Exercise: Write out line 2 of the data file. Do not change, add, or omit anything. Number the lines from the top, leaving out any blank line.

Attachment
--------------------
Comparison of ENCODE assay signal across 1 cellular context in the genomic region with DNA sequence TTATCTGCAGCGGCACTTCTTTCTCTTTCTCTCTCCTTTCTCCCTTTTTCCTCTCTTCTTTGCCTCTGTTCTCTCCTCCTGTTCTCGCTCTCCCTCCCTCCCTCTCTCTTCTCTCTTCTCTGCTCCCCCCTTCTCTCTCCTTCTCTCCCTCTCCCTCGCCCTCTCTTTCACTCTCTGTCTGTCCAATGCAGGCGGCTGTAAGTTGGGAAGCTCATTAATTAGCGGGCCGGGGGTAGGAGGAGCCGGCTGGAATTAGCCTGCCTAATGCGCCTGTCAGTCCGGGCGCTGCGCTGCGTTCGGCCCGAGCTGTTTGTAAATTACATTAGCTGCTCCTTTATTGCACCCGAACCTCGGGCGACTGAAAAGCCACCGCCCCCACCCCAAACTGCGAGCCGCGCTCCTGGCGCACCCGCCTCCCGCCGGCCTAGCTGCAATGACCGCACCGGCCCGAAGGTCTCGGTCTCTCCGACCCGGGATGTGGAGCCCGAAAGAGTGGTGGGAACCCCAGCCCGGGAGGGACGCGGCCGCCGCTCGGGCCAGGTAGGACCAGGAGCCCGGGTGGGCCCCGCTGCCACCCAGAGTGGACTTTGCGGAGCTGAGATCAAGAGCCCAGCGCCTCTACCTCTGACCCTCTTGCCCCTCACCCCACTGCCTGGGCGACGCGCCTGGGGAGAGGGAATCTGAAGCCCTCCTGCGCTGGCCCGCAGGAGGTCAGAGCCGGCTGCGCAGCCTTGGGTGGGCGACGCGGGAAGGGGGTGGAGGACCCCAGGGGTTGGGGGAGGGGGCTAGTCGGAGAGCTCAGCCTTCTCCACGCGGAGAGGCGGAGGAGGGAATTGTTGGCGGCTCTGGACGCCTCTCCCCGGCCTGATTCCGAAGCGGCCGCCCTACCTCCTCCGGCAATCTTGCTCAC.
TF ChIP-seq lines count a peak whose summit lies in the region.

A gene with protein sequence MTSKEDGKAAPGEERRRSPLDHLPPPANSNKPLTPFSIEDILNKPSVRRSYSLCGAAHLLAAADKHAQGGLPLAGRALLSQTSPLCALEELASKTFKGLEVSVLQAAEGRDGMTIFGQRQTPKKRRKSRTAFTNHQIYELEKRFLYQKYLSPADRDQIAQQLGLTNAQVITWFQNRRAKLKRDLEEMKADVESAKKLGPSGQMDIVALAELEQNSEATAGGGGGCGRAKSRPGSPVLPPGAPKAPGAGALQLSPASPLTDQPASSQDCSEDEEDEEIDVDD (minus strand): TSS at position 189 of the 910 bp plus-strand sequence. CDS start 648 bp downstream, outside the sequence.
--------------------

TF ChIP-seq lines count a peak whose summit lies in the region.